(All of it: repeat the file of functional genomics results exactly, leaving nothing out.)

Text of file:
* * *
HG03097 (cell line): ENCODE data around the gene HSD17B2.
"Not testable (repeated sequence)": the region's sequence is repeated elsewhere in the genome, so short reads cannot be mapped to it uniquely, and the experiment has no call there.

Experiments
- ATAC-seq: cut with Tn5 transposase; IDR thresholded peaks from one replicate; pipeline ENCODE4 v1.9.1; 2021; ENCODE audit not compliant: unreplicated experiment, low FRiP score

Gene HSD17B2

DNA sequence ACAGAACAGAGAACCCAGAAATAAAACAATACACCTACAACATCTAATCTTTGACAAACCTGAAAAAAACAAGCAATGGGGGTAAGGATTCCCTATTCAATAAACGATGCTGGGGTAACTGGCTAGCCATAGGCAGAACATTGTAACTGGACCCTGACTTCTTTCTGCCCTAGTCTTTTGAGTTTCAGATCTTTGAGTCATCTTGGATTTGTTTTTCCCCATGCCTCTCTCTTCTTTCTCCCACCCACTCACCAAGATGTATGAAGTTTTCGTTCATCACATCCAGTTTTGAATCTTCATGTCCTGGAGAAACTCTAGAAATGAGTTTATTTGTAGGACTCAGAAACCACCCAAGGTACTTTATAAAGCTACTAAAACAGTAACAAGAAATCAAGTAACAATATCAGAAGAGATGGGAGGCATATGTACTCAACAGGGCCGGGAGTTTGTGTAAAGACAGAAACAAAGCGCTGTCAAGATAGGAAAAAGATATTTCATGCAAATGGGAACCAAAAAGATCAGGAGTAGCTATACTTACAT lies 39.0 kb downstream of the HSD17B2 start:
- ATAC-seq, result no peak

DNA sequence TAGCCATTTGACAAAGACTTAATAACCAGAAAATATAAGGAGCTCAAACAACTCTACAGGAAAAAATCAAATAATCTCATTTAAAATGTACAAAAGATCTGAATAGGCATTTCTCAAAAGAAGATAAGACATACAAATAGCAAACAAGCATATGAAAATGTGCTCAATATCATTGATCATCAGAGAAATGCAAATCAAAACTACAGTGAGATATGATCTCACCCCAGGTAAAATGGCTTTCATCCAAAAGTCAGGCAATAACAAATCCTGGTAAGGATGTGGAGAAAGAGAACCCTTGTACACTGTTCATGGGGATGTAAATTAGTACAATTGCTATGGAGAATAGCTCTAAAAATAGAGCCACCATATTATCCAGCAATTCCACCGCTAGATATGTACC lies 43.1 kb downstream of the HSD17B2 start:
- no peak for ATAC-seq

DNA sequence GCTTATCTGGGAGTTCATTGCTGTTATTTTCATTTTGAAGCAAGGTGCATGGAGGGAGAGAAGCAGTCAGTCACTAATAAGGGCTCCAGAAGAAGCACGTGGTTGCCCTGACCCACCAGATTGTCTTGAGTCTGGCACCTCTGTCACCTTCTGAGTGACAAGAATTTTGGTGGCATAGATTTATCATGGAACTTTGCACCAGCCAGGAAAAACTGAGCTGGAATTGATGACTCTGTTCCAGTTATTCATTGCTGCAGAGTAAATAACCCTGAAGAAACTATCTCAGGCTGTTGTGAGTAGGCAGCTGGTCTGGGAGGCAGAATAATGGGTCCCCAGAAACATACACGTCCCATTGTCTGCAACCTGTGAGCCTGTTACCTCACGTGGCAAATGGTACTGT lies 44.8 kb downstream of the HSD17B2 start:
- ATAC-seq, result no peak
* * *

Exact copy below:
HG03097 (cell line): ENCODE data around the gene HSD17B2.
"Not testable (repeated sequence)": the region's sequence is repeated elsewhere in the genome, so short reads cannot be mapped to it uniquely, and the experiment has no call there.

Experiments
- ATAC-seq: cut with Tn5 transposase; IDR thresholded peaks from one replicate; pipeline ENCODE4 v1.9.1; 2021; ENCODE audit not compliant: unreplicated experiment, low FRiP score

Gene HSD17B2

DNA sequence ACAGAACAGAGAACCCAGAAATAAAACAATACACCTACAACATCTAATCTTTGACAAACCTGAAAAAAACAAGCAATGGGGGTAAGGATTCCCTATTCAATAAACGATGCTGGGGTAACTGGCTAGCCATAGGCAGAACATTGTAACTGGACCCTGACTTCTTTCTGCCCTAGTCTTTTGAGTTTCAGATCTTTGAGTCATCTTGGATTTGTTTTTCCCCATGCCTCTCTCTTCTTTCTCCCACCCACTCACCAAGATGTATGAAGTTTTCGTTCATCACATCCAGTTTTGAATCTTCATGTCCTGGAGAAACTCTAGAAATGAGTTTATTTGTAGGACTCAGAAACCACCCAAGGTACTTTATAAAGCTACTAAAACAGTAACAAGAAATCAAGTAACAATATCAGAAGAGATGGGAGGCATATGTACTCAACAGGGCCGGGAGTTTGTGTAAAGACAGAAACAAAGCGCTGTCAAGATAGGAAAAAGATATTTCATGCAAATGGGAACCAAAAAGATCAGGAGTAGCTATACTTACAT lies 39.0 kb downstream of the HSD17B2 start:
- ATAC-seq, result no peak

DNA sequence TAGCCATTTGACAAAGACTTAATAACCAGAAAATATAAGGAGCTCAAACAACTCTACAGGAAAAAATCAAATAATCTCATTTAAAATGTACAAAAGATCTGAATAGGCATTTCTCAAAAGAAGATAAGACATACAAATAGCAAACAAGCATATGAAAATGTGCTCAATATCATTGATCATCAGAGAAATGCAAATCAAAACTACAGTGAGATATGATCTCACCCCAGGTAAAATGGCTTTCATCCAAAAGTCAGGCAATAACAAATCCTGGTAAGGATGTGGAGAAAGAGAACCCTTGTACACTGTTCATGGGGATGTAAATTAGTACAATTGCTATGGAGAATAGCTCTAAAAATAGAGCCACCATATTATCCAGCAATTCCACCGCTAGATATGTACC lies 43.1 kb downstream of the HSD17B2 start:
- no peak for ATAC-seq

DNA sequence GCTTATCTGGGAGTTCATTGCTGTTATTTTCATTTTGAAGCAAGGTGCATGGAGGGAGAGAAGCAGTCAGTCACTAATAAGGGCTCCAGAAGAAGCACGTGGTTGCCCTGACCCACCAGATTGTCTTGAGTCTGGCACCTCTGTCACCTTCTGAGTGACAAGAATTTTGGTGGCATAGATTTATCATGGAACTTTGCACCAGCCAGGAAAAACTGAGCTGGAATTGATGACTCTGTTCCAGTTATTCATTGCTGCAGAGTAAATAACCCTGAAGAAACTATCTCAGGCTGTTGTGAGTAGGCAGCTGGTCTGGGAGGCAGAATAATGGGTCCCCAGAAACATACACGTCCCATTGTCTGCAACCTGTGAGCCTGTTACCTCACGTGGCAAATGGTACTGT lies 44.8 kb downstream of the HSD17B2 start:
- ATAC-seq, result no peak